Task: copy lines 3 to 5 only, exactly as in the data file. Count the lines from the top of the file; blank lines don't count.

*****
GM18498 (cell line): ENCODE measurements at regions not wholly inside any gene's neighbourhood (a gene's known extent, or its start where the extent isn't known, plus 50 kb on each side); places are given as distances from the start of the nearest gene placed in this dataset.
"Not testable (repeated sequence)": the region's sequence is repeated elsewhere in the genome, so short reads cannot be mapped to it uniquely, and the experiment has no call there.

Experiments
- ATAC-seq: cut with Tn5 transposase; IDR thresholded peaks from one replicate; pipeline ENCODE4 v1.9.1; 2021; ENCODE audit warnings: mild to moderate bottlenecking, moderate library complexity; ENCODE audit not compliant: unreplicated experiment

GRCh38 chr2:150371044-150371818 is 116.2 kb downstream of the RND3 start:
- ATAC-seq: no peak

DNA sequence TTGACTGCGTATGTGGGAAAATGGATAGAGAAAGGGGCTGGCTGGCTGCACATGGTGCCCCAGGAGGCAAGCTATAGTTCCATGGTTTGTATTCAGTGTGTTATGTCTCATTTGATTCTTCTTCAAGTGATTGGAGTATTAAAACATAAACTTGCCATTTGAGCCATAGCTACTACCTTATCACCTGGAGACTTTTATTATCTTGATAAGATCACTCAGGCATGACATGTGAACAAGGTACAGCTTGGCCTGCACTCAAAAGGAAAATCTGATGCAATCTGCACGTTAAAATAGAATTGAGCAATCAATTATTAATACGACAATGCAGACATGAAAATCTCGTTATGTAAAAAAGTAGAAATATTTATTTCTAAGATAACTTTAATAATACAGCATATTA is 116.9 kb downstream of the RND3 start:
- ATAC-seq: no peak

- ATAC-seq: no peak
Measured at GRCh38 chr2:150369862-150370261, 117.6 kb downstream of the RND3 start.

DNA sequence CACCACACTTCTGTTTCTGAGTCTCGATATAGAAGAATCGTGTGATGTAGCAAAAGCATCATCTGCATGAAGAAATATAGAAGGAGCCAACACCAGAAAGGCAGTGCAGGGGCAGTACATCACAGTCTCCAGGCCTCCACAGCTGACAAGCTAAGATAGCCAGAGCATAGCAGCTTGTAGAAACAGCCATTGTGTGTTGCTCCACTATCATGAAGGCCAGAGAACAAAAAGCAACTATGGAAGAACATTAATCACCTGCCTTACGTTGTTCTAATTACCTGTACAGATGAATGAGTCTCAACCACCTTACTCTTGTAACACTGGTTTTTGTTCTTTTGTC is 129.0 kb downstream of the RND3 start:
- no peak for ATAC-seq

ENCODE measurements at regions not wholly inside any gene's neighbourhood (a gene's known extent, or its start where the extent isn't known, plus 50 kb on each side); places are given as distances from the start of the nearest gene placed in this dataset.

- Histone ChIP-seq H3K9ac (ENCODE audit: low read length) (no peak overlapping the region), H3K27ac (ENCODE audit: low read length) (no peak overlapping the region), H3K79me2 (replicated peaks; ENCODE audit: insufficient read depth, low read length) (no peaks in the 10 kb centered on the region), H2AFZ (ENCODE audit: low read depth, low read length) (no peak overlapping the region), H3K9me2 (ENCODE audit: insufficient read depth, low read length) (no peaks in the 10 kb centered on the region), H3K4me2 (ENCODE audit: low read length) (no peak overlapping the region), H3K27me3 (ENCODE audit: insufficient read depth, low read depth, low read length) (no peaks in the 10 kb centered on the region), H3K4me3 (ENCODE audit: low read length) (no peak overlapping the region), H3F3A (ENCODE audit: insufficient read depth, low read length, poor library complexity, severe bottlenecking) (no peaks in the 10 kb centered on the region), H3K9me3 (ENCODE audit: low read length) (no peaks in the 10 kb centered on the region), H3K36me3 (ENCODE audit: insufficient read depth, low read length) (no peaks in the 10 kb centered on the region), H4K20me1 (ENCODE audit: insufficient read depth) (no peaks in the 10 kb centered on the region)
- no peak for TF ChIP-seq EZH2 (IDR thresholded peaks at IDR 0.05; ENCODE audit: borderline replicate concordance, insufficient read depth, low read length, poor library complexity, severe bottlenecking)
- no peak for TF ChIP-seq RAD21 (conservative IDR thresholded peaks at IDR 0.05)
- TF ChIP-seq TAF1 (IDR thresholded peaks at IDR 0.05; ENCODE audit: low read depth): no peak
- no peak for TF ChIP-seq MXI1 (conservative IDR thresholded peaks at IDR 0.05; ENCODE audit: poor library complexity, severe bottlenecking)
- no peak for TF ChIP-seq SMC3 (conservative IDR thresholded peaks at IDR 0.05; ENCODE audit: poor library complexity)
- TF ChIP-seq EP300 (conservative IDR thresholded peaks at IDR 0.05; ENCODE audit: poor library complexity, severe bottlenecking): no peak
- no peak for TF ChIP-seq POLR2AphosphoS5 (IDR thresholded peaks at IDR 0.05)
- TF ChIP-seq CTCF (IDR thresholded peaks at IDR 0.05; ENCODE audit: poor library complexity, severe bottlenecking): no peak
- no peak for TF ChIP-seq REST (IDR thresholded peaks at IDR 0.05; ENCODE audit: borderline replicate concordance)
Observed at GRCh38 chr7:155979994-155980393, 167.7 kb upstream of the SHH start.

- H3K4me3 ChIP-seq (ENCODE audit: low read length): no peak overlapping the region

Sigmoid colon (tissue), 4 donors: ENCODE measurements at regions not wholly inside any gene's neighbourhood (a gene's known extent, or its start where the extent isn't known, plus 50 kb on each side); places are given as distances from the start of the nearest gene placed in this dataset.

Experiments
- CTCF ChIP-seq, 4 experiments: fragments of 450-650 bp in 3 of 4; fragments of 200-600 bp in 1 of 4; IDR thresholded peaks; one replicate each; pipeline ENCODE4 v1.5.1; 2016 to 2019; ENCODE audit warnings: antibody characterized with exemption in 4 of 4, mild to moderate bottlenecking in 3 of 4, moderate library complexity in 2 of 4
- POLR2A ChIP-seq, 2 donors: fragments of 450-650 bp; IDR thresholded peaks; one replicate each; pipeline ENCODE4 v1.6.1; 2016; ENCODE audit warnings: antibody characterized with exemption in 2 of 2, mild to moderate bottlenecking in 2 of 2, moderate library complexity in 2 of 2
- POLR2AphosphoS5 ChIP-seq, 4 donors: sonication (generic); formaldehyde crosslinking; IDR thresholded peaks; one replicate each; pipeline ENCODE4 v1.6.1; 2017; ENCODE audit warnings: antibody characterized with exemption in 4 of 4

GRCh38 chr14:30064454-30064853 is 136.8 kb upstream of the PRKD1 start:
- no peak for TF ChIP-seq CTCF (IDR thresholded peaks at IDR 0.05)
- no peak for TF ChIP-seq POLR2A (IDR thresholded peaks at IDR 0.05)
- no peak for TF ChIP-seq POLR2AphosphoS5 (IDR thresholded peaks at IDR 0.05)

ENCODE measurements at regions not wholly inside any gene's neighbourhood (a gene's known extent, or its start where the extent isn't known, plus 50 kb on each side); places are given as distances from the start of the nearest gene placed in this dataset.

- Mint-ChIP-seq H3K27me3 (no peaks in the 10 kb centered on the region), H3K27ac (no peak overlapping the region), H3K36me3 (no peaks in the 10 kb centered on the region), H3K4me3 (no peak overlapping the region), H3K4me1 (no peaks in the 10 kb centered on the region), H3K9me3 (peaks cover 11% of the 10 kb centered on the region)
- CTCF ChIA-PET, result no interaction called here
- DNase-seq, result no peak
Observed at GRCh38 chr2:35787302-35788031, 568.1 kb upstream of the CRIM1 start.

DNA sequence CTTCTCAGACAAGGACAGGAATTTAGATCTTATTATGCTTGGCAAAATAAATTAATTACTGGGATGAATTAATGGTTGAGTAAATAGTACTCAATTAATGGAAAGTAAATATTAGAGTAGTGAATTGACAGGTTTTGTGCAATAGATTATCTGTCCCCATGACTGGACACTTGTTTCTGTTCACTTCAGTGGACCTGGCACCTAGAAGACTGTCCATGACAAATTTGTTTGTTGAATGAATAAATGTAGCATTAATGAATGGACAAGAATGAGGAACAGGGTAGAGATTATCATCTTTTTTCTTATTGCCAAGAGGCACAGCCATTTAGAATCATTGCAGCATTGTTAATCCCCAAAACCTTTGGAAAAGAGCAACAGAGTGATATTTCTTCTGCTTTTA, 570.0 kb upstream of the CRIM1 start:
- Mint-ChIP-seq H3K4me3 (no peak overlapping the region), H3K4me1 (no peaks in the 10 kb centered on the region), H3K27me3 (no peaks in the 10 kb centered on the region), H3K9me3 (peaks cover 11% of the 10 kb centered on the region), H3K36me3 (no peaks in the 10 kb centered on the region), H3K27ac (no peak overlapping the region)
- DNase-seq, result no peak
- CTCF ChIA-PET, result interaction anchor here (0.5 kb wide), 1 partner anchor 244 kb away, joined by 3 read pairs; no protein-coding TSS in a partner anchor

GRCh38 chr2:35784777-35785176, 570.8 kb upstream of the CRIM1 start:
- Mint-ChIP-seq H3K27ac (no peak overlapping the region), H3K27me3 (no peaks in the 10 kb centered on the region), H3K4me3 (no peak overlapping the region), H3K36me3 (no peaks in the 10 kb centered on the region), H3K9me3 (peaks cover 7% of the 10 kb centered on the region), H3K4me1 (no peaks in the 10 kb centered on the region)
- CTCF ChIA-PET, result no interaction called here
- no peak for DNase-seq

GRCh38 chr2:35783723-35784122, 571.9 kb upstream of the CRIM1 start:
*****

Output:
Experiments
- ATAC-seq: cut with Tn5 transposase; IDR thresholded peaks from one replicate; pipeline ENCODE4 v1.9.1; 2021; ENCODE audit warnings: mild to moderate bottlenecking, moderate library complexity; ENCODE audit not compliant: unreplicated experiment

GRCh38 chr2:150371044-150371818 is 116.2 kb downstream of the RND3 start: